Sunday, February 1, 2015

If a Tree Falls at Lunch Period Review

If a Tree Falls At Lunch Period by Gennifer Choldenko
Release Date: September 1, 2007
Publisher: HMH Young Readers
Pages: 224
Keywords: middle school, bullying, popularity
Format Read: paperback
Goodreads | IndieBound
Kirsten's parents are barely speaking to each other, and her best friend has fallen under the spell of the school's queen bee, Brianna. It seems like only Kirsten's younger science-geek sister is on her side.              
Walker's goal is to survive at the new white private school his mom has sent him to because she thinks he's going to screw up like his cousin. But he's a good kid. So is his friend Matteo, though no one knows why he’ll do absolutely anything that hot, blonde Brianna asks of him.
But all of this feels almost trivial when Kirsten and Walker discover a secret that shakes them both to the core.

Simple, understated, and great. A lot of the toils of middle school revolve around the lunch room (and high school too). Where to sit, who to sit with, who sees you sitting with those people, what you eat, etc. The title was very fitting and not 100% cliche and obvious, which makes it fit perfectly. Also the uprooting of the tree and everything familiar plays a big role in this book.

This book dealt with remarkable topics I forgot were covered in middle grade books. Ostracism, racism, fat-shaming, economic status-judging. And those are just a few of the issues that appeared. It was difficult for me to read at times because of the behavior of some children, which ultimately stemmed from their parents.
I identified quite a bit with Kirsten (minus the crazy rich people house stuff, I grew up on a farm). She's overweight for her age, and all the girls in her class pick on her for that. She doesn't really have a friend group, and the one friend she had in years past is suddenly running with the "cool" crowd. This throws her for a loop, so when Walk, the new kid, is extremely nice to her, the two are able to bond because they don't really have anywhere else to go.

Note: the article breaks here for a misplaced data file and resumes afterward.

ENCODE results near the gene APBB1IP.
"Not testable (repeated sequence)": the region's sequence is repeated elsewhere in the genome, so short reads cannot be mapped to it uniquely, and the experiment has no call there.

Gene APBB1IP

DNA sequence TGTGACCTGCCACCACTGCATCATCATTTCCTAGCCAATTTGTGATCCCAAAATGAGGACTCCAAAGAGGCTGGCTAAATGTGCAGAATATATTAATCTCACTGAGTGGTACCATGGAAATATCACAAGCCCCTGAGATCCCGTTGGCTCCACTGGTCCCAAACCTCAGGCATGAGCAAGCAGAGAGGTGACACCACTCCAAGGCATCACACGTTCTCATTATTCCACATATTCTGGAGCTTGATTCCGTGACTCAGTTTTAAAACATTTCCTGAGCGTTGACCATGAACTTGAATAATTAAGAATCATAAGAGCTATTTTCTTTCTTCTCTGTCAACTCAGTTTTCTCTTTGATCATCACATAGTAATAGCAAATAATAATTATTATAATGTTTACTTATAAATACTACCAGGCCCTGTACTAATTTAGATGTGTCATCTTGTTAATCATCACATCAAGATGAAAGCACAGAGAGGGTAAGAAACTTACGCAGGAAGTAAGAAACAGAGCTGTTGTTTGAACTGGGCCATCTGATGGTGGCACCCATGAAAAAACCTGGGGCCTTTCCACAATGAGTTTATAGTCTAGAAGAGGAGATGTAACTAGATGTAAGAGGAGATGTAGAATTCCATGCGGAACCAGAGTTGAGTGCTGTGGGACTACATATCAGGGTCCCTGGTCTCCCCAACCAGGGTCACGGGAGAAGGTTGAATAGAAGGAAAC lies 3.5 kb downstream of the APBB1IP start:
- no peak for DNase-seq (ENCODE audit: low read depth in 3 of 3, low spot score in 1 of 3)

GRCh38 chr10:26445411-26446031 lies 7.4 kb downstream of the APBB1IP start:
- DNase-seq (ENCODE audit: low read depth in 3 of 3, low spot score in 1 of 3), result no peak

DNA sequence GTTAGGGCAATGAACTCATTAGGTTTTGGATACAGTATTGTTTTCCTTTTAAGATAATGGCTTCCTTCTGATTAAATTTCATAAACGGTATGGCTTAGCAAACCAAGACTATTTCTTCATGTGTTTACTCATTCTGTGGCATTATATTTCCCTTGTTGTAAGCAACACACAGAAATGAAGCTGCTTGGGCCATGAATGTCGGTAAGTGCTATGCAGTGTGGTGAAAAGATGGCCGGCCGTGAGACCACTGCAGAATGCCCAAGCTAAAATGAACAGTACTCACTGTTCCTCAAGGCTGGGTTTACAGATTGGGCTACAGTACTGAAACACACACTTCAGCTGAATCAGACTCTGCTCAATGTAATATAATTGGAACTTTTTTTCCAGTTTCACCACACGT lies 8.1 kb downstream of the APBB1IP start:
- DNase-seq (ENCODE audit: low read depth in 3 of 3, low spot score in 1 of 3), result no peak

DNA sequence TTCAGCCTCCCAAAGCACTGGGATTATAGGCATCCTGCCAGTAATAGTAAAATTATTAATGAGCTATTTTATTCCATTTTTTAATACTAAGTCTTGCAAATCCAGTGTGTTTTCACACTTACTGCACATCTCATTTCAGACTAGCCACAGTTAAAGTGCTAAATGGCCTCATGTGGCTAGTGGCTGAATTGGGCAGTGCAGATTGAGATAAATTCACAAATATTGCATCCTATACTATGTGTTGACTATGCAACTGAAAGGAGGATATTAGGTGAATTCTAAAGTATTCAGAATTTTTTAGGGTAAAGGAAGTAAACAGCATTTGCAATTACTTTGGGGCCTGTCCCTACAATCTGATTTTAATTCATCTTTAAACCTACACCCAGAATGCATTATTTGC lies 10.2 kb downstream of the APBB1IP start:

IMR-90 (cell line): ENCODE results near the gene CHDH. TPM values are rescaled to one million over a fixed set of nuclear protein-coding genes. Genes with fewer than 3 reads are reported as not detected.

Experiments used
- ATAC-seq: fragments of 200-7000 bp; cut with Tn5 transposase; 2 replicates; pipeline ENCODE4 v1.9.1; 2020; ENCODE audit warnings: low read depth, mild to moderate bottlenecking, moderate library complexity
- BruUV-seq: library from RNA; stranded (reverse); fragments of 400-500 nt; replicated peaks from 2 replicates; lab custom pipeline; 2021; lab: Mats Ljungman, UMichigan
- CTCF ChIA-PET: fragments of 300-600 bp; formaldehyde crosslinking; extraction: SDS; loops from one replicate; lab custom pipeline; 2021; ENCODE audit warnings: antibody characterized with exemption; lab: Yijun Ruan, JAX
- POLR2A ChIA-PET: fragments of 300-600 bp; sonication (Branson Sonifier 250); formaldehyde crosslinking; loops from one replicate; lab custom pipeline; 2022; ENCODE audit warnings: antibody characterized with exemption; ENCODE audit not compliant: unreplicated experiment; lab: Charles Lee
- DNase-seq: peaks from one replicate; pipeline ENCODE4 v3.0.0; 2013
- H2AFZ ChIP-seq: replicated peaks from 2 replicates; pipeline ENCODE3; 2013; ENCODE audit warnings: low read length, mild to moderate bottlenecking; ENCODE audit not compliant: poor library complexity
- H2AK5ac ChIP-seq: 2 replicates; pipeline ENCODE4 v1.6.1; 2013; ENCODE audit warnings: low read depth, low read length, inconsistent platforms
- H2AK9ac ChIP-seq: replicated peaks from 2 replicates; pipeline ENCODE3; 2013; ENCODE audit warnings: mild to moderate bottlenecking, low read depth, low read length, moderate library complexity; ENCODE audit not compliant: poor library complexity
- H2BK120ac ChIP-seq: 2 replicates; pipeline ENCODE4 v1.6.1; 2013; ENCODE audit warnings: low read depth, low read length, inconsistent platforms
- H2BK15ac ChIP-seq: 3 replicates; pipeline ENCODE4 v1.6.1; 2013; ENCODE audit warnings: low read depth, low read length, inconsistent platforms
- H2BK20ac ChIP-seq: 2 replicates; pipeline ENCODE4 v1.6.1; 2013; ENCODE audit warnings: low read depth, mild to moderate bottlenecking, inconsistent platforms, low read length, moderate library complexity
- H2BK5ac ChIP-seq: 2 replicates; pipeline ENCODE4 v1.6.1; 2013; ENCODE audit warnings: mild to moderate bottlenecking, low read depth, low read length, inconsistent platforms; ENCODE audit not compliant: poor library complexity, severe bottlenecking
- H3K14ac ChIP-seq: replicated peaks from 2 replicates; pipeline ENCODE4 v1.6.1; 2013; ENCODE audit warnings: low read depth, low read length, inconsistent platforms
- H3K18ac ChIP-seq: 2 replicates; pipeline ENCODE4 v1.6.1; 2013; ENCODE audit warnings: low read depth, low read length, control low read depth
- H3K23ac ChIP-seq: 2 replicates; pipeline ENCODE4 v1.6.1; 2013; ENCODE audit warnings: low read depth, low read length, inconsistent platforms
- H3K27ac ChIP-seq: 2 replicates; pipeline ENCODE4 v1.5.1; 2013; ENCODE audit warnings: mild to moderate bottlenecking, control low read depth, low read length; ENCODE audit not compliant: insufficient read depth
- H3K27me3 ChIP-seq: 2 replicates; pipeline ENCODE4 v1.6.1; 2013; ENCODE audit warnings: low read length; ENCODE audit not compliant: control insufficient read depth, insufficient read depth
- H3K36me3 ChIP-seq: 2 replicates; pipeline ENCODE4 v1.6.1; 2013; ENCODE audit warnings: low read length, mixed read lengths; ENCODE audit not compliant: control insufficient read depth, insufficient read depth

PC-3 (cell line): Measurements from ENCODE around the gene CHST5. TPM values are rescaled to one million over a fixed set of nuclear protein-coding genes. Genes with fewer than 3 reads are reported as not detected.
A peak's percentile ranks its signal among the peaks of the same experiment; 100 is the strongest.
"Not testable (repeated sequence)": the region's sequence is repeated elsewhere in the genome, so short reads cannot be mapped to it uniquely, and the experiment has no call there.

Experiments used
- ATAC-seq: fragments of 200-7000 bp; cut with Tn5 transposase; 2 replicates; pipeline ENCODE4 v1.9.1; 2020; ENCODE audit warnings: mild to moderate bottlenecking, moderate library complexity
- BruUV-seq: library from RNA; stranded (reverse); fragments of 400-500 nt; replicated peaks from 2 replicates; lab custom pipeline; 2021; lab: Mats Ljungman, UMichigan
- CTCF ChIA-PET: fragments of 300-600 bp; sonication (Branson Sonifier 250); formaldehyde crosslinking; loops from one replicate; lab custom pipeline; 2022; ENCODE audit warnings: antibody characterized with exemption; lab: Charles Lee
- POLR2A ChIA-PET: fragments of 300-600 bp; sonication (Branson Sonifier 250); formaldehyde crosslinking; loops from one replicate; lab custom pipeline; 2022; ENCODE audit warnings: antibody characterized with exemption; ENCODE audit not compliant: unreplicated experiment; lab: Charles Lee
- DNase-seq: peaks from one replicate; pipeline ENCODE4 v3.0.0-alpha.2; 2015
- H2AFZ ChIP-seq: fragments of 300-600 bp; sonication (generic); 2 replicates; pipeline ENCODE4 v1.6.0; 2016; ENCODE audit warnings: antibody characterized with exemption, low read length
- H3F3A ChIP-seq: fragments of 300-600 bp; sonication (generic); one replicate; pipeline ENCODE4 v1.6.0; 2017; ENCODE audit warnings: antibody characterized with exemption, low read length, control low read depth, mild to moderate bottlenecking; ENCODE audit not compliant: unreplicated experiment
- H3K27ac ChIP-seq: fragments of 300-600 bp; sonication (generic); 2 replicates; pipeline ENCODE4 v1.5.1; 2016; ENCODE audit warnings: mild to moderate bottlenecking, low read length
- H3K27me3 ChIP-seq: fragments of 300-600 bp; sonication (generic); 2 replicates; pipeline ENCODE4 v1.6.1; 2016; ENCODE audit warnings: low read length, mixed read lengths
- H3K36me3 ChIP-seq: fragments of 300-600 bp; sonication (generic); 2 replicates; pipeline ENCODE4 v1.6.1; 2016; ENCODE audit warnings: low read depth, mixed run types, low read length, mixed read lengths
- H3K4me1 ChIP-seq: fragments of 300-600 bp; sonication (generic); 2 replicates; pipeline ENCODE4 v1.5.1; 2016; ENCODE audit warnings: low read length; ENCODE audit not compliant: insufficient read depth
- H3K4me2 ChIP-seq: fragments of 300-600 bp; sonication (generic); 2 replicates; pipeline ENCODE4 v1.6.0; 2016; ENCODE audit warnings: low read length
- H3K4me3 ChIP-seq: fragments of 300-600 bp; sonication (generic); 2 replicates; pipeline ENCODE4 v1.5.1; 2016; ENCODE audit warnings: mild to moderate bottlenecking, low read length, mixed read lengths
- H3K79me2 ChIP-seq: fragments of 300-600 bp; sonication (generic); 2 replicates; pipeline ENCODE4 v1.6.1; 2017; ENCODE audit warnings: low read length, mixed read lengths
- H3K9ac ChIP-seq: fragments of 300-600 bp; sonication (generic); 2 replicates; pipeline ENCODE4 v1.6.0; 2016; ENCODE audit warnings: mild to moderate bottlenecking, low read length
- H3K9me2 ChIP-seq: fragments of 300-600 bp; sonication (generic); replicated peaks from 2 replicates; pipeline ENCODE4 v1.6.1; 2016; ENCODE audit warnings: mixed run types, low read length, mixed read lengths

I think this book would be a really great one for kids this age to read. It brought up so many important topics that need to be discussed, and Choldenko did it in such a way that highlighted how terrible some of the characters were being.

One would think there wouldn't be a huge shock factor in a middle grade, but the big reveal at the end was one I could not have forseen when starting this book. There was a little bit of lead up, but I was definitely surprised.

It was a little weird at times reading in the dual POV because Kirsten's chapters were told in first person, and Walk's were told in third person. It really took me out of the story. I felt like since we got to hear Kirsten's thoughts from her, we should be able to hear Walk's from him and not from some omnition narrator who isn't present to tell Kirsten's story.

Super important topics for young people to discuss and observe. Diverse cast of characters who were all dynamic, imperfect, and trying to fit in, which made this book incredibly real and honest.

No comments:

Post a Comment

I love receiving comments. I read each and every comment and do my best to respond and visit your blog.